Sweat the finely minced leek in the olive oil until it has nearly melted. Then add all the breadcrumbs as if you were making a roux. Gradually add alternate tablespoons of white wine and cream to the leek and breadcrumbs until you have a sauce thick enough to spoon over the scallops. Now taste it and adjust the proportions (more cream?, more wine?) and the seasoning. If the sauce is too strong you can add a tablespoon of the scallop cooking water.

Arrange each scallop on its dish and spoon over a generous amount of thick sauce. Allow to cool. Cover with cling film and set in the fridge until you want to eat them. Allow them to come back to room temperature and grate some cheese over each before putting in a very hot oven for ten minutes or until the sauce bubbles slightly.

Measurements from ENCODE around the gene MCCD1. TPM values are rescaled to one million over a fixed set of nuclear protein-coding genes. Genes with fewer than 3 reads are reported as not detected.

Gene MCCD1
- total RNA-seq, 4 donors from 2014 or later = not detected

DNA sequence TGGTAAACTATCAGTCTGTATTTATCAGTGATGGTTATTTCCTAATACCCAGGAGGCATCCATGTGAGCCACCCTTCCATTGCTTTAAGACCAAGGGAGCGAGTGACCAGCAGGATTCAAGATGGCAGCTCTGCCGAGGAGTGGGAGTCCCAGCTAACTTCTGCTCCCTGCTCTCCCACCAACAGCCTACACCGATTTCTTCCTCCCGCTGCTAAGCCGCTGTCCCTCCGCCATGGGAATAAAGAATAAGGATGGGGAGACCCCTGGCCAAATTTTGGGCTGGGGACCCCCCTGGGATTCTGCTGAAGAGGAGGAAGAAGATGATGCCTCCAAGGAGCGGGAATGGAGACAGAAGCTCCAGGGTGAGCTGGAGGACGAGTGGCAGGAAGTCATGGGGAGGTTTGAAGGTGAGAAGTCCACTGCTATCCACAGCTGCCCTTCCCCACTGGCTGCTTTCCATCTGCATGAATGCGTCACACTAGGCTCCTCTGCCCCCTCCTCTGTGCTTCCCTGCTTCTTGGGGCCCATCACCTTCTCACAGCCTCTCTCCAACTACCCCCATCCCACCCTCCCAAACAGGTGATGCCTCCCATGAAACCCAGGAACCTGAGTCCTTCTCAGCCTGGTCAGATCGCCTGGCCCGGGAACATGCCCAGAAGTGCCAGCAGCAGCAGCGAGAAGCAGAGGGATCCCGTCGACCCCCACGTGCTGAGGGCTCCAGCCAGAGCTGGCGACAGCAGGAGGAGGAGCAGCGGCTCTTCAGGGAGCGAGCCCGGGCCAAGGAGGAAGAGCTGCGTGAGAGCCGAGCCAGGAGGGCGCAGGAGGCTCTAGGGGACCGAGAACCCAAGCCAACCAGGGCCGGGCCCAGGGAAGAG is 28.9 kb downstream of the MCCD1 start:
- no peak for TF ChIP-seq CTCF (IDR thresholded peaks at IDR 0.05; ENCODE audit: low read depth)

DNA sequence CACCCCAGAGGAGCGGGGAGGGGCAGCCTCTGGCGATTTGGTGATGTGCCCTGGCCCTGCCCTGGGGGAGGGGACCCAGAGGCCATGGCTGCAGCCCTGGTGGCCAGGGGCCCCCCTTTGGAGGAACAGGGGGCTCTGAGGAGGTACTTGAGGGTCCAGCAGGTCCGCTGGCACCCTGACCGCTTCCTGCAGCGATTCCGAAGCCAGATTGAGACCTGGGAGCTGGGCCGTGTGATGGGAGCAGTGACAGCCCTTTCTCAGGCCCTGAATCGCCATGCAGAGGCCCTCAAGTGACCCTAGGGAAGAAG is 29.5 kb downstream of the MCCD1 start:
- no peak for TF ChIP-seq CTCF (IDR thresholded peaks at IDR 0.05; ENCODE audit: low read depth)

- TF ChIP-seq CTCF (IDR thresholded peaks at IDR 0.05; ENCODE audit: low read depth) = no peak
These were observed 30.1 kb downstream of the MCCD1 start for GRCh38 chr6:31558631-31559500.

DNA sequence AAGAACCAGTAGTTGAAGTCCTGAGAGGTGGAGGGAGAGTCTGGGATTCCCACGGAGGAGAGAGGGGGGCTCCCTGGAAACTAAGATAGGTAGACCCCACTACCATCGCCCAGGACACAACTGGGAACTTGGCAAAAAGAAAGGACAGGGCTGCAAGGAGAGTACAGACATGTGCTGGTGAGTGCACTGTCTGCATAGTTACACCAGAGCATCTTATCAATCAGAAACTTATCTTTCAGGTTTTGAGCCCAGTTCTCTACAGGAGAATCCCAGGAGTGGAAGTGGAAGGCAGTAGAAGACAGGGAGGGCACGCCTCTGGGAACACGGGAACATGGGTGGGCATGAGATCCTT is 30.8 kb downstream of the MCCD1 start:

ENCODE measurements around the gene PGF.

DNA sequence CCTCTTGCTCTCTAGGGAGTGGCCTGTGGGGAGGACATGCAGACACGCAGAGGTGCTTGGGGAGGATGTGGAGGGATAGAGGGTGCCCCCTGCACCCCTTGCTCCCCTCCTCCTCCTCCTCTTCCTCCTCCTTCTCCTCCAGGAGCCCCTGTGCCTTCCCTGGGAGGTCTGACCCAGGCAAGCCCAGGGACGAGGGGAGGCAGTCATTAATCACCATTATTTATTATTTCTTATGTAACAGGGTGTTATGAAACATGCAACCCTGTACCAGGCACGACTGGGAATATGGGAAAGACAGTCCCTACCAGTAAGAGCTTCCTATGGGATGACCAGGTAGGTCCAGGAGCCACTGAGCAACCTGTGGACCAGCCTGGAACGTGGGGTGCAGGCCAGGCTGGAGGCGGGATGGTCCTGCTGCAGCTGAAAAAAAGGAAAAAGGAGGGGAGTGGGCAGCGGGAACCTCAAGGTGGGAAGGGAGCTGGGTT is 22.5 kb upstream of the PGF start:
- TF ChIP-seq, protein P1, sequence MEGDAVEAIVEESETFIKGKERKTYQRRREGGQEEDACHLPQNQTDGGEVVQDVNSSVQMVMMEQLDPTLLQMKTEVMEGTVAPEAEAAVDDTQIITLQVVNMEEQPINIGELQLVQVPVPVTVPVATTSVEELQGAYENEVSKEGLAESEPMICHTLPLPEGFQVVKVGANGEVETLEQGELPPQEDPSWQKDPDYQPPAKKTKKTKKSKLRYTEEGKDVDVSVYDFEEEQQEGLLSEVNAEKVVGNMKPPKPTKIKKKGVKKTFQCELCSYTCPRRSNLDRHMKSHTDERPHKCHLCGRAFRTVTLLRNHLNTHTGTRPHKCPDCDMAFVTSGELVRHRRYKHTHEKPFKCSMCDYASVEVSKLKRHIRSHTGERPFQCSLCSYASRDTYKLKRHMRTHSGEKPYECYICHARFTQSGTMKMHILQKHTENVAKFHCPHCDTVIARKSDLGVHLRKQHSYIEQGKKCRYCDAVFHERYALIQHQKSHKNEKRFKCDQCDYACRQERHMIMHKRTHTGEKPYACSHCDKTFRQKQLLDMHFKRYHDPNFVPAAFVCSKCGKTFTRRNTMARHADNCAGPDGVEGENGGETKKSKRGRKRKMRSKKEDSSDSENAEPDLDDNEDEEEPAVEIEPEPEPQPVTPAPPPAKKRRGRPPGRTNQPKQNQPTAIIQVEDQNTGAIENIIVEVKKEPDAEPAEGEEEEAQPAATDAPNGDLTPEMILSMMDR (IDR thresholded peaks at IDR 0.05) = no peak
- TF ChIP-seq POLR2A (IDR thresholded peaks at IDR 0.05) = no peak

This isn’t as grand as the traditional version with piped Duchesse potatoes but it does taste as good and you have no piping bag to wash. (Result!)  It’s really useful as an impressive course in a special meal as it can be done the day before.

 

In Italy at Last

paviaBreakfast at Le Stanze del Cardinale, Pavia

This was our breakfast buffet at a wonderful B & B in Pavia called Le Stanze del Cardinale. where Martina and her colleagues make you feel so welcome. In addition to the delicious bread, jam and cakes they insisted on cooking us bacon and eggs – perhaps because they knew we were English. In any case it was a great start to the last day of our journey. Pavia was another beautiful Italian city that we had too little time to explore but we shall certainly be back. The B & B overlooks the Piazza del Duomo. Gorgeous.

In a hop skip and a short ferry ride we were in Venice.

venice-2View from the car ferry to the Lido